By ZACHARY COILE
San Francisco Chronicle
July 11, 2005
No one was injured, but passengers were trapped inside when the train doors jammed. Instead of panicking, Bleazard, a high school English teacher, recalled, "we all just lit up cigarettes - despite the 'no smoking' signs."
The grit and resilience of Britons in the face of last week's bombings that killed at least 50 people and injured 700 is a product of years of practice, residents say.
"We've experienced it all before," said Ellen Davies, a 78-year-old former railway worker, who lives near London's Euston train station. "We've been through too much already - the war, the IRA bombings - so we know how to cope."
But the attacks last week are forcing Britons to dust off survival skills honed during the 1980s and 1990s, when the IRA regularly bombed hotels, department stores, banks, buses and trains.
Residents are once again reporting suspicious packages to police, sparking incidents such as the one Saturday in Birmingham, where 20,000 people were evacuated after two suspicious items were found on a bus near the city center and at a nearby Travelodge hotel.
"There will be lots of bomb scares and lots of disruptions," said Pat Murray, a 64-year-old London contractor, who predicted the immediate future would be similar to the time of IRA attacks.
"Sometimes it would take two hours to get to work through traffic. Buses wouldn't run. ... We never knew where it was going to happen next," he said. "It wasn't so much living in fear - it was living with the unknown."
Some IRA attacks were aimed at political leaders, such as at the 1984 bombing of the Grand Hotel in Brighton during a Conservative Party conference. That attack killed five people and wounded 30 others; Prime Minister Margaret Thatcher narrowly escaped serious injury.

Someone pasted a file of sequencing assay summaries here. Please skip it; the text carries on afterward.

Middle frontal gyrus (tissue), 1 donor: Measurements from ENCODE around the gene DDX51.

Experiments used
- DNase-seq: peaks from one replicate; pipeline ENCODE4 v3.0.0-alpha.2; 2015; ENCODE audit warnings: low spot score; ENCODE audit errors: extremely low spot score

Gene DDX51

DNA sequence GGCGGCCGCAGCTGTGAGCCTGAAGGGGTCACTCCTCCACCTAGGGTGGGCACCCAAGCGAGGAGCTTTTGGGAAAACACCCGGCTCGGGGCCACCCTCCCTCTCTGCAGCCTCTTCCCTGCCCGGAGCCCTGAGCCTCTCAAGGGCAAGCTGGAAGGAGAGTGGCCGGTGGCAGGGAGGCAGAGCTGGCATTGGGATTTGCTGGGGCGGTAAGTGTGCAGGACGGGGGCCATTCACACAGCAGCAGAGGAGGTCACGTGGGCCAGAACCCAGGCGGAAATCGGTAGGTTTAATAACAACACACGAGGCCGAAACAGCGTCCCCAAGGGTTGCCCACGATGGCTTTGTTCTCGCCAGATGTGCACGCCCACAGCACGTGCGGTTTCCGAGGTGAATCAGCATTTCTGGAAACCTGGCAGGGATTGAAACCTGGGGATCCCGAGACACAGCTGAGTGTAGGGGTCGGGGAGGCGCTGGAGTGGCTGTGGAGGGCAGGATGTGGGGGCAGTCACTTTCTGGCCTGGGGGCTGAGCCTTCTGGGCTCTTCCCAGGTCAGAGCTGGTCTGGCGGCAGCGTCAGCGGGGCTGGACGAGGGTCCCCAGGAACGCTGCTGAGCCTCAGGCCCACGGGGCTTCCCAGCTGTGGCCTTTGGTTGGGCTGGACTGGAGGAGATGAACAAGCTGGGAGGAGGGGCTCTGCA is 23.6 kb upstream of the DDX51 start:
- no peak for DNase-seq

The group also targeted public areas with the hope of raising the public's fear. But after an IRA bombing of the Harrods department store in west London in 1983 killed five people and injured 80, shoppers were not frightened off.
"Everyone knew the code," said Tom Gattos, an interior designer and Harrods customer from Chelsea. "When there is an announcement that says, 'All floor supervisors, please come at once,' we would all just get the heck out."
Many Britons seem to agree with the optimistic axiom that once a place is attacked, it is unlikely to be attacked again, at least not for a while.
"My mom was worried about me taking a train to London, but I said to her, 'This is probably the safest day to travel,' " said Nicole McDonough, who had just arrived Sunday on a train from Liverpool to visit her sister in London. "Everyone thinks the attacks were concentrated on one day, and now it's over."
One legacy of the IRA bombings is that British officials have removed trash bins from train stations and many other public places, an anti-terrorism strategy copied by many U.S. cities after the Sept. 11, 2001, attacks.
Authorities also have installed security cameras at public places across London. Those tapes are now being reviewed by police in hope of identifying the perpetrators of Thursday's attacks as they entered train stations.
But many residents are pessimistic that stepped up security measures will stop future attacks.
"No matter how tight the security is, you can't stop it," said Bartley Monaghan, a 70-year-old retired nurse from Liverpool. "The criminal mind will always find a way to overcome the security."
Britons have been spared any major incidents since the Good Friday agreement of 1998, which eased the sectarian violence between the Catholic and Protestant groups in Northern Ireland. But some fear last week's bombings may foreshadow more unpredictable global acts of terrorism.
"The IRA phoned in their attacks to radio stations so people could evacuate. They wanted to cause mayhem," said Gavin Brown, a truck driver from Nottingham, who visited a makeshift memorial to the victims at King's Cross station Sunday. "This is very different. It's international - New York, Madrid, London. The whole world is a target."
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